I love you. I really do. I was born here (literally – at the old Queen Vic hospital, corner of Swanston and Lonsdale), and now live in an apartment where your skyscrapers are my view. Café culture, trams, buskers playing exceptionally high-quality music, crisp autumn mornings that collapse into rain – I’m down with it all.
And so you will understand, therefore, that this piece of criticism that I’m about to angle comes from a place of love and commitment. I just want you to be the best city you can be.
Ok, here goes: Melbourne, you’re a bit of a liberal wet dream. See, you pride yourself on your intellectualism, on your progressive politics, on the same intelligent articles that everybody reads over macchiatos and sourdough toast. You are full of good ideas – so many good, smart, progressive ideas.
And yet, sometimes I feel that your good ideas float in a happy bubble above the bricks and mortar, blood and dirt reality of the city itself. Don’t forget that you’re also a city where housing prices push people into far-flung, under-serviced suburbs, or onto the street, where international students cram into tiny apartments and get paid illegal rates for serving our dumplings, where the privileged, inner-city, progressive world is becoming more and more distant from the reality of the majority.
You see, good ideas are not enough. Nothing ever changes, nothing is ever done, with just a good idea. Do you think that if you develop the very best policy positions, the very best philosophical understandings, that you will really bring forth a city of equality and prosperity for all? Can a head do anything without a body?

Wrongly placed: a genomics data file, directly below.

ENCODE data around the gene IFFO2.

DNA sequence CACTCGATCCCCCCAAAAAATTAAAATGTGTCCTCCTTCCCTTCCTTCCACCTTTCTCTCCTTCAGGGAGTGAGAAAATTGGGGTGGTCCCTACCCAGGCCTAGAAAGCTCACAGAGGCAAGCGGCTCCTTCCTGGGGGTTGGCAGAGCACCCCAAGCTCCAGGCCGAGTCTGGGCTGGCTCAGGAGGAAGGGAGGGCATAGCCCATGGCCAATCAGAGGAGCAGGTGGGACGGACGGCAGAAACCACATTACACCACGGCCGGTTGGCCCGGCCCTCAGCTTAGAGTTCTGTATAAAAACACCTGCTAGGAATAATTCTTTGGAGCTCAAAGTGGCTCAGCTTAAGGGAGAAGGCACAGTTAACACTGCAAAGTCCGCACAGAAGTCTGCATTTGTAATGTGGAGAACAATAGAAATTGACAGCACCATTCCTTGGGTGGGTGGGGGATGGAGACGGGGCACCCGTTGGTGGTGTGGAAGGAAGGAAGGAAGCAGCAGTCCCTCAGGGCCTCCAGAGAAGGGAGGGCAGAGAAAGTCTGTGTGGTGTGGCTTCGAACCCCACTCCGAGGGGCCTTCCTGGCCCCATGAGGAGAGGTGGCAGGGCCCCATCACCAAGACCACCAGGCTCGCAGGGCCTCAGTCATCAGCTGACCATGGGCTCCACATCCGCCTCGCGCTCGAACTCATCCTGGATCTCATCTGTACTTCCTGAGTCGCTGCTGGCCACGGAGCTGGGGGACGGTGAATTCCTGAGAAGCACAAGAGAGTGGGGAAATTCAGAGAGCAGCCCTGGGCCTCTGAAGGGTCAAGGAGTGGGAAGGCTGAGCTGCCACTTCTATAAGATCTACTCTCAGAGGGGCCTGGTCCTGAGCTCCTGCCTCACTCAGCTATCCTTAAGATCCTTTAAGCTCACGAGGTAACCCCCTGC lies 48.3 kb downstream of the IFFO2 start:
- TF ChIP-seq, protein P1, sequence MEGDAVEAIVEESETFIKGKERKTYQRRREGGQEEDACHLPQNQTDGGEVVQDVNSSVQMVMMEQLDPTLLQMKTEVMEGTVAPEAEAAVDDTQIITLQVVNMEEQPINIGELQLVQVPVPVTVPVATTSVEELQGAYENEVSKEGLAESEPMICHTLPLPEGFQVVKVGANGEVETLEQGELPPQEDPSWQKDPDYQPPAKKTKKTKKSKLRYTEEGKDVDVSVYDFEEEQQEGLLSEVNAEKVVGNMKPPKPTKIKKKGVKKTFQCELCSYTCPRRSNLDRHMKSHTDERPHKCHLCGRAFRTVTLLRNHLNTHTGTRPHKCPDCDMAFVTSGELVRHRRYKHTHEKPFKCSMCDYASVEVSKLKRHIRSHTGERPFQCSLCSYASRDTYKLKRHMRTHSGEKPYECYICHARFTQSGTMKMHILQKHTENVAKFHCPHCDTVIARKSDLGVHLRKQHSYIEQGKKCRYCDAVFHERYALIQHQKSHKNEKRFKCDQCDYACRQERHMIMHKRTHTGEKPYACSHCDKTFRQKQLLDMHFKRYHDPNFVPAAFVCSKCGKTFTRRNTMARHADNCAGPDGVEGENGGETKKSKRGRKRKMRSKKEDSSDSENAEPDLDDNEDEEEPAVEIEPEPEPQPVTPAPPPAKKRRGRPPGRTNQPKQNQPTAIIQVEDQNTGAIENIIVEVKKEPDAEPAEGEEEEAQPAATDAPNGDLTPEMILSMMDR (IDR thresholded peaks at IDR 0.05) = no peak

Melbourne, I’m afraid to say that your organisations are becoming disconnected from their people, like disembodied brains. Paid professionals and organisational ‘experts’ run ‘services’ for ‘consumers’. Your churches are emptying out, your union memberships are dwindling. Your not-for-profits seek only money from their ‘members’ so that they, the professionals, can do the campaigning or run the unemployment service or kick start the social enterprise themselves. Civil society is being replaced by a series of transactions.
You’re head is big and impressive, Melbourne, but your body is atrophied and weak.
But because I love you, Melbourne, I want to work to change that. I want to give your body a workout, build up the connections to make a vibrant civil society again.
Will you work with me to do that?
We can do it over coffee, if you like.